The Akashic Records

To access past lives, the Hero of my tale consults the Akashic Records.

Derived from Sanskrit, “Akashic” means ethers or “that which holds all.” Vogue writer Shabana Patker-Vahi asks us to picture at one and the same time a massive library and a celestial mirror. Akashic reader Simrin Gregory likens it to “an energetic database that stores every choice we have ever made as individual souls.” As our hero is to learn, the records help us release energetic blocks retained from the past. To access, says Patker-Vahi, set intentions, develop clarity around questions one wants answered, and try reiki. She also suggests tarot readings and/or guided meditations paired with binaural beats set to 963Hz.

Hero shrugs his shoulders and thinks, “Accessing an imaginal technology on the scale of the Akashic Records is not unlike inheriting a time machine. Only the Records do time machines one better, as they steer us clear of butterfly effects while nonetheless enabling anamnesis.”

“Besides,” he confides, speaking across dimensions now to his companions. “At this point, I’m willing to try anything.”

Back to the Future / By Way of Recursion

“Next on the block is ‘recursion,’” says the Narrator, “a concept discussed at length by philosophers Armen Avanessian, Pete Wolfendale, and Suhail Malik in Christopher Roth’s 2016 film Hyperstition.

“Recursion explains how the New enters existence,” says Avanessian. “Where reflexivity is a sequence of stacked meta-reflections, as in a pair of mirrors, recursion involves an integration of parts into a whole, changing in the process both the part and the whole.”

Roth employs cinema both recursively and dialectically. Parts of Hyperstition are thus able to speak to one another via montage in the style of Eisenstein, Vertov, and Godard.

So it is that Suhail Malik appears in the wake of Avanessian, arguing from the year 2026 that recursion is how those of us who code encounter time. “Recursion,” he states, “is what the operation of coding does when, meeting up against the inexorability of time, it tries to compensate for that inexorability and produce memory.”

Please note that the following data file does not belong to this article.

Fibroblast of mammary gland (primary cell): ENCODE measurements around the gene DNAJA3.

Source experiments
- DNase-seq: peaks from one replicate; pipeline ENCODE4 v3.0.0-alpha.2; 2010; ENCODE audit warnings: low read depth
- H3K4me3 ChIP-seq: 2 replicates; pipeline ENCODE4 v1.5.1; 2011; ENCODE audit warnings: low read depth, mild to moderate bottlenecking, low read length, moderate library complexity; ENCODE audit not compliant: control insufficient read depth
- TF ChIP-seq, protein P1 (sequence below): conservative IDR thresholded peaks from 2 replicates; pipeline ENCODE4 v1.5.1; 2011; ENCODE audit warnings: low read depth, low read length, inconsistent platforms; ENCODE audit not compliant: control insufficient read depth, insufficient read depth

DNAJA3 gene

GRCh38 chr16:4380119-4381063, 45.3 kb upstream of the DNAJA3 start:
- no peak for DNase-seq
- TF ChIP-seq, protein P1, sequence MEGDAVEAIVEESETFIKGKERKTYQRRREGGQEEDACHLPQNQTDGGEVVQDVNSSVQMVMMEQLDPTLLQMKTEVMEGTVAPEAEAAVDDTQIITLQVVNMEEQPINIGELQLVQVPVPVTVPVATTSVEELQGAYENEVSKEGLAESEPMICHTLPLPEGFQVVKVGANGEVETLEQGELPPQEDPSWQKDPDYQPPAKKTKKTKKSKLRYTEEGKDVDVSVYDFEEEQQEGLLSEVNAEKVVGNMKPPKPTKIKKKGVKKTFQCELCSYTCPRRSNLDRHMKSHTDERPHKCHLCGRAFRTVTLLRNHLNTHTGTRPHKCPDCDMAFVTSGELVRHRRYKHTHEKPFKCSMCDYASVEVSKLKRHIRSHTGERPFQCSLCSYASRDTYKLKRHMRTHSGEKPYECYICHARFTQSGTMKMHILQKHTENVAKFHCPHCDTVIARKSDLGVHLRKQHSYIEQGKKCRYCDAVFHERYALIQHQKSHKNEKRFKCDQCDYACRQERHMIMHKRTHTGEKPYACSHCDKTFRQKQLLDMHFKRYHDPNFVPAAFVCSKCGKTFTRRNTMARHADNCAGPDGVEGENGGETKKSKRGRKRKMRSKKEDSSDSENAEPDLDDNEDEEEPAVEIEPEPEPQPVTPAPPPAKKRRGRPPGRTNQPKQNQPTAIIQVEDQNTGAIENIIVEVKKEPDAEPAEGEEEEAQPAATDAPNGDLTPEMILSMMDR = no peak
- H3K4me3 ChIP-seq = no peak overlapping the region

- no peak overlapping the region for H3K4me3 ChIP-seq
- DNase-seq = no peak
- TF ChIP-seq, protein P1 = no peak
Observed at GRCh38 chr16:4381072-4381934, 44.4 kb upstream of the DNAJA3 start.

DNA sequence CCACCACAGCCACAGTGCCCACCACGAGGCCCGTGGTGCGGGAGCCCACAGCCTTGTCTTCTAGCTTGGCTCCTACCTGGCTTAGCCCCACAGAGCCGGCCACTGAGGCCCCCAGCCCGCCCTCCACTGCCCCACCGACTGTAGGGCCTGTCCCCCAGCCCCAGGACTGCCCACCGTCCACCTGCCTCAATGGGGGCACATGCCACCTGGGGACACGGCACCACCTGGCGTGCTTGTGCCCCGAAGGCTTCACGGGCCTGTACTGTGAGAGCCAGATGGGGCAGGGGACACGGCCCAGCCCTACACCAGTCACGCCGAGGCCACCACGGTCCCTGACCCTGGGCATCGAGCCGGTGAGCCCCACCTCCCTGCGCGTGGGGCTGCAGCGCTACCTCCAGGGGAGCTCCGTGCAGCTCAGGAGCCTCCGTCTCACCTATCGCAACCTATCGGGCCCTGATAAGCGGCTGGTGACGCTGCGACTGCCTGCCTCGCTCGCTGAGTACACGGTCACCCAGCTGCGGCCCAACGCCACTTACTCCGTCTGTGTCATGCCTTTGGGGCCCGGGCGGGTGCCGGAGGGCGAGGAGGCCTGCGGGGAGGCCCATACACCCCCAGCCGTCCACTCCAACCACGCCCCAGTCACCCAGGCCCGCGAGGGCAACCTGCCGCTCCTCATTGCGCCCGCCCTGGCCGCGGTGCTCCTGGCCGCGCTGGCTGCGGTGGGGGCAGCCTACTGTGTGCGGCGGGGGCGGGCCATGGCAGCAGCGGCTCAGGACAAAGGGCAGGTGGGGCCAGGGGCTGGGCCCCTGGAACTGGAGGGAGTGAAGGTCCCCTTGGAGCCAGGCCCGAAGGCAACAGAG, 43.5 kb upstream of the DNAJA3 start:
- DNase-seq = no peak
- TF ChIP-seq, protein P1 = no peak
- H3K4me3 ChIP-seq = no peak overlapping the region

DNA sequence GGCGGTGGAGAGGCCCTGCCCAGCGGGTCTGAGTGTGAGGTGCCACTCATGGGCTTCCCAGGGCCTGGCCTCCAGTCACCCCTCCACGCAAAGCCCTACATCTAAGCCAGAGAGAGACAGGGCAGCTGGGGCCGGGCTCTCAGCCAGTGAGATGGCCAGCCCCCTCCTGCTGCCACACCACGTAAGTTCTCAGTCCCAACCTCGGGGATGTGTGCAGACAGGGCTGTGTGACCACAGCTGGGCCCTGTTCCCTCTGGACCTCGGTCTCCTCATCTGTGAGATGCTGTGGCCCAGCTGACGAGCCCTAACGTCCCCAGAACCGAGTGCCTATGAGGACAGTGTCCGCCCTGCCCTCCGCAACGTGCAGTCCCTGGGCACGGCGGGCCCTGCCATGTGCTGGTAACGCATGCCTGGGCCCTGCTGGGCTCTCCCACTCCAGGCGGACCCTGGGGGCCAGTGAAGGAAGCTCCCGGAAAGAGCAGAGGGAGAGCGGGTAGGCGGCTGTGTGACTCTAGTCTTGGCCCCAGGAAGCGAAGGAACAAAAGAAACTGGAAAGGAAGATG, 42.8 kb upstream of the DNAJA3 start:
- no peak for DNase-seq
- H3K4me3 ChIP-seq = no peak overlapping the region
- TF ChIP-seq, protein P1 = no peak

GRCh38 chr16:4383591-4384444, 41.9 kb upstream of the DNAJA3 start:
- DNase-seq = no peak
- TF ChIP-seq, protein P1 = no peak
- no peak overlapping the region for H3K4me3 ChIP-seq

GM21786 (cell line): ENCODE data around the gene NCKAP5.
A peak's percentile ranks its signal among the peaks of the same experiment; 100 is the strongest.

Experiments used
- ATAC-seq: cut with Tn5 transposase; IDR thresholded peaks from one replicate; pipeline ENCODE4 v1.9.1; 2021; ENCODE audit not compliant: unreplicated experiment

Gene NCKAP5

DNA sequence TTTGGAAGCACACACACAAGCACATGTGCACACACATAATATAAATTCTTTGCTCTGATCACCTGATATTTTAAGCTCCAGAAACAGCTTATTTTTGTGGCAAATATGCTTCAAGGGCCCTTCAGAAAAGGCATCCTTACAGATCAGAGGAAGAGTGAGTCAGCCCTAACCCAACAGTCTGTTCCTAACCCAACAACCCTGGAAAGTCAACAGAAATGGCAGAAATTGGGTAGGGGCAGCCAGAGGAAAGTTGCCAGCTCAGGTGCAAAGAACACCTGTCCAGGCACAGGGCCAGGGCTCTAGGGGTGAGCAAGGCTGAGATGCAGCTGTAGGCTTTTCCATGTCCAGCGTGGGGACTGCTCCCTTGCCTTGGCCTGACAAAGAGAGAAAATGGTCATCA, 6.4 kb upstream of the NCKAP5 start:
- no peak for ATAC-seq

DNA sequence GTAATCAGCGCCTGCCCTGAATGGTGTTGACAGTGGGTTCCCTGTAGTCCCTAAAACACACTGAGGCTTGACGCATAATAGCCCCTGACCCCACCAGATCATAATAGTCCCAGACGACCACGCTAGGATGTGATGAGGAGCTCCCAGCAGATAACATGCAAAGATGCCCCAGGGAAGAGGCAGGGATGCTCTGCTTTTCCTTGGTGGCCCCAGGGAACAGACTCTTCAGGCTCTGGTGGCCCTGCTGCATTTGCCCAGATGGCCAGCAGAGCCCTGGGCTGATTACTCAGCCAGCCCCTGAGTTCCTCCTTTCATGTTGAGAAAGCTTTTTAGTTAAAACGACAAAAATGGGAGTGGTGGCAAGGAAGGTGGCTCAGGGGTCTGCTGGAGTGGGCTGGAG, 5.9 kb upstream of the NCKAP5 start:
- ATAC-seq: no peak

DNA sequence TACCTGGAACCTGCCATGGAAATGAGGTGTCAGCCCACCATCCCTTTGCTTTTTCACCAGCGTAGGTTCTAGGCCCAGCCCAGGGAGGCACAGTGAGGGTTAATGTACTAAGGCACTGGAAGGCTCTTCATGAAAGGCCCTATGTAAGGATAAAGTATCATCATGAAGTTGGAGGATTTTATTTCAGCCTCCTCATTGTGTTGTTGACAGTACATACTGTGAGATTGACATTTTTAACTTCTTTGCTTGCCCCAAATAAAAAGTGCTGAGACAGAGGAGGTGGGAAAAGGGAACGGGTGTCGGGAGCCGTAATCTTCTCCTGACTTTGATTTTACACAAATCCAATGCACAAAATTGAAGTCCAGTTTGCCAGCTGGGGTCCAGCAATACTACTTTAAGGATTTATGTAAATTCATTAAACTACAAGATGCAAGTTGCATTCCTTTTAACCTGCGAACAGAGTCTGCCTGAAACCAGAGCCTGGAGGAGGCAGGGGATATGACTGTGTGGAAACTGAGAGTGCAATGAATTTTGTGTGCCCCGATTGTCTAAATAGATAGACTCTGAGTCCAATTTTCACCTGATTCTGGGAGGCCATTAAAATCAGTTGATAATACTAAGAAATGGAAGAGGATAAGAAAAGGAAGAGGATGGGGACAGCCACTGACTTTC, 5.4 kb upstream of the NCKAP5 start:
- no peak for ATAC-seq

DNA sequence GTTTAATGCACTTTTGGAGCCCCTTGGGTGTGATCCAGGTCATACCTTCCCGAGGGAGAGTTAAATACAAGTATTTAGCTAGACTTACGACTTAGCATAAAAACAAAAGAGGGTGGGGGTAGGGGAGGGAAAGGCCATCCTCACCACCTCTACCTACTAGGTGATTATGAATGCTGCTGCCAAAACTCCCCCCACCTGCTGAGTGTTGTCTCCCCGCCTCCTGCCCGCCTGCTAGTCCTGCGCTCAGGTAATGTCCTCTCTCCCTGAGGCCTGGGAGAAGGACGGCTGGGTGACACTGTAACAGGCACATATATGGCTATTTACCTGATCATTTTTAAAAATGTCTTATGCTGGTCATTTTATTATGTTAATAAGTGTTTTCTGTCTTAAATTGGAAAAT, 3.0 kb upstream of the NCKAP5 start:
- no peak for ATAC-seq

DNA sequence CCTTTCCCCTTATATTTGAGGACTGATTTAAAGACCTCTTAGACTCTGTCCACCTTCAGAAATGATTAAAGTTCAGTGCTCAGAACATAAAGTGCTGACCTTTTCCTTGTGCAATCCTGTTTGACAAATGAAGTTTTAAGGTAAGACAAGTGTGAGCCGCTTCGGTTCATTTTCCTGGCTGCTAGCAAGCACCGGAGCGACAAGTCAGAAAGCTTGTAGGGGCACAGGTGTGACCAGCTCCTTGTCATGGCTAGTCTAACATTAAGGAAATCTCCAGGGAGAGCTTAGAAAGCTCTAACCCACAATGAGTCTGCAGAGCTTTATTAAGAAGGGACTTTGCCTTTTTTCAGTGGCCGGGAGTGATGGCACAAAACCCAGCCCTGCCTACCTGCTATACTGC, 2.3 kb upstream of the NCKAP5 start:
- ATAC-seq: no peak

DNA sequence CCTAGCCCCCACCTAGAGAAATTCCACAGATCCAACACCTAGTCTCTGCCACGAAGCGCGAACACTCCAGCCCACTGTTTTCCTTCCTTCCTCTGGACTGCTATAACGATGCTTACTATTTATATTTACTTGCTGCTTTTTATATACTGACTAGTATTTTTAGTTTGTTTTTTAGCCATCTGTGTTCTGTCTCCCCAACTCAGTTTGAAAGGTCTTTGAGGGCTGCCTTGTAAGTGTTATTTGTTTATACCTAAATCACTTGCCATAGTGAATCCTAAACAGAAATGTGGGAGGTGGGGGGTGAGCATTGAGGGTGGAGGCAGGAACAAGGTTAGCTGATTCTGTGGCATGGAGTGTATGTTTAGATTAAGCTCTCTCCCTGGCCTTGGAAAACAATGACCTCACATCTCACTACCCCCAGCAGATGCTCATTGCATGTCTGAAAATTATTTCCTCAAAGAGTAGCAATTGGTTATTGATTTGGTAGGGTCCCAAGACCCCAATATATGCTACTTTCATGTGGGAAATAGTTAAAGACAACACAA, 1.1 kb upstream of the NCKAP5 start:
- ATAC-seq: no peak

HYPERSTITION from Christopher Roth on Vimeo.

Portals

Because of its stained glass, its gaudy chandeliers, its profusion of mirrors, there was always a liveliness, a vibrancy to the Shady home’s interiors. The home’s mirrors were the equivalent of portals. Black Lodge, the occult-themed bar in town, utilized similar décor—though of course, as the name suggests, with the color removed: the Shady home stripped of its shine, replaced with an abundance of black.

The Wizard’s Tastes, as Expressed Through Interior Design

In design terms, the Wizard’s tastes skewed toward the epic, the ornate — total art! cosmic syncretism! He hung large antique mirrors on walls in three of the home’s rooms; he filled most of the home’s windows with stained glass, including a large window at the front of the house featuring an image of the Eye of Providence — the latter retrieved, I’m told, from either a former church or a former Masonic Temple. From the ceilings of those of the home’s rooms adorned with foxed mirrors, he added dazzling, many-armed, many-bulbed chandeliers — beautiful, gaudy, dusty old things! The home’s several built-in bookcases may have been of his making as well — as were one room’s shelves sized for storage of records. The most characteristic of his contributions, though, was the imp crouched atop the home’s door bell, or the pair of werewolves carved into the corners of a mantle atop one room’s fireplace.